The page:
Following a series of experimental cds featuring a more modern, synth-laden approach, the leading Tuvan ensemble returns to a sound closer to their Siberian roots. Ancestors Call is a definitive recording of a collection of songs the group has honed over years of live touring, with their current and best lineup of musicians.
Beautifully recorded, this cd will thrill fans of Tuvan music, which goes far deeper and wider than the typically recognized throat-singing for which Huun-Huur-Tu is justifiably famous. Now, in this more traditional acoustic framework, the instrumental prowess that sets HHT apart from most other throat-singing bands is found here in full bloom.
There are far too many splendid performances and sonic gems to list here, but some deserve special mention: Radik Tülüsh's beautiful, breathy shoor (an end-blown flute, until recently having disappeared from Tuvan music, and now revived by Tülüsh), along with his beautiful sygyt singing (the highest, flute-like Tuvan throat-singing style); the unparalleled and exciting doshpuluur (a plucked, fretless Tuvan lute) of Sayan Bapa, the great unsung hero of Tuvan music, who also provides gorgeous nylon-string guitar, and deep kargyraa, the lowest Tuvan singing style which is presented here better than ever before; the economic clarity and colors of drummer Alexei Saryglar; and the shining, emotional singing of the great Tuvan maestro, Kaigal-ool Khovalyg.
The songs included here, like all great music, bear repeated listenings well, with new details to be found with every sitting. The opening song, Mazhalyk-Ta, a sparse duet by Tülüsh and Khovalyg on shoor and vocals, respectively, sets the tone and direction for the project, evoking the stark and beautiful setting of the Tuvan steppe.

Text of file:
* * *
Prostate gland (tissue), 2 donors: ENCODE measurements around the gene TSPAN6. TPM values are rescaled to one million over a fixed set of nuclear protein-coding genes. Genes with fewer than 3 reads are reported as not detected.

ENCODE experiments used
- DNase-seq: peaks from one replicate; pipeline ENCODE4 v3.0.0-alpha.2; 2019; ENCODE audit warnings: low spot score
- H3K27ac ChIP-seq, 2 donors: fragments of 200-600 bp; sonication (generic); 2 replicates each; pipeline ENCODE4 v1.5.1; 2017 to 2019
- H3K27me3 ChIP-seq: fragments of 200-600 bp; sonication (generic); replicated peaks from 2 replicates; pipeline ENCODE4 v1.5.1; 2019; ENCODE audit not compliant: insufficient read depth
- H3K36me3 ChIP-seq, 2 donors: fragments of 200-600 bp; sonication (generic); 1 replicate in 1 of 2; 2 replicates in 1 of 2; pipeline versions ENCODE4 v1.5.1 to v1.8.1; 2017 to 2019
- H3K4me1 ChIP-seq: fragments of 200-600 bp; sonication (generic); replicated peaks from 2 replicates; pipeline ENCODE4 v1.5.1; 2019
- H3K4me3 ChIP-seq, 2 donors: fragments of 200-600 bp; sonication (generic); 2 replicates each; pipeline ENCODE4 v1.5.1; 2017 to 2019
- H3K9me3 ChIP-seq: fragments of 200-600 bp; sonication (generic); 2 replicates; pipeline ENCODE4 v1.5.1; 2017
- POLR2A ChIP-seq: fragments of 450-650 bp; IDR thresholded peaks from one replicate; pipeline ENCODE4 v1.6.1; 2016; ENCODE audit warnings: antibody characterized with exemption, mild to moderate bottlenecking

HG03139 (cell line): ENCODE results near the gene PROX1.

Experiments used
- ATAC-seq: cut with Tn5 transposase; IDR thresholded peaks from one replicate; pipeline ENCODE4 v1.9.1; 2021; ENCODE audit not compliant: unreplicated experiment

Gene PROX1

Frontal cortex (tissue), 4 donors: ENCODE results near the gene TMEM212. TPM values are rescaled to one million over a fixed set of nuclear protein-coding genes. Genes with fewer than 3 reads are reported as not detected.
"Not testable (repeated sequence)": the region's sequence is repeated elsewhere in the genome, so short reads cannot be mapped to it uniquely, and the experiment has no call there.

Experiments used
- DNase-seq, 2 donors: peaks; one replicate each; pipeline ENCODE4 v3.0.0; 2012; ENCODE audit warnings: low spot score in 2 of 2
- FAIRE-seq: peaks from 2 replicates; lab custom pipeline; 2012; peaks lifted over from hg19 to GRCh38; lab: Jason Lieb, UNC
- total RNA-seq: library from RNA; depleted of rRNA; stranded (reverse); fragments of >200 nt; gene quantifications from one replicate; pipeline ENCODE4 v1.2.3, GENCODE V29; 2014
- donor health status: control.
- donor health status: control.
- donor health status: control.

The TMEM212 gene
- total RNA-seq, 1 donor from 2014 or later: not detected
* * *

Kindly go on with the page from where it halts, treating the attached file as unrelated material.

Some of the highlights include the breathtaking Ekii Att'ar (Good Horses), driven hard by Bapa's torrid doshpuluur plucking and exciting sygyt tradeoffs by Tülüsh and Khovalyg; Saryglarlar, which has become a signature piece for Tülüsh's plaintive vocals and the lovely igil accompaniment; and one of the group's most famous pieces, the absolutely stunning Odugen Taiga. This piece, a concert centerpiece for many years, takes on a different feel due to the lovely mix, which recreates the feeling and ambience of the Tuvan taiga. The combination of Khovalyg's startlingly real bird and cricket sounds and amyrgaa (a Tuvan hunter's horn, played by inhaling to mimic the sound of a rutting elk), the thunder of Saryglar's large frame drum, and Bapa's gentle guitar sets the tone. And with Khovalyg and the others trading off verses as well as in unison, this piece strikes me as not just the most gorgeous piece of Tuvan music I've ever heard, but also one of the best, period.
I get the sense that this fine recording summarizes the long history of Huun-Huur-Tu, and look forward with great curiosity and high expectations for their next project.
Ancestors Call is a must have not only for fans of throat-singing and Tuva music, but should be a welcome addition to the collection of all music lovers.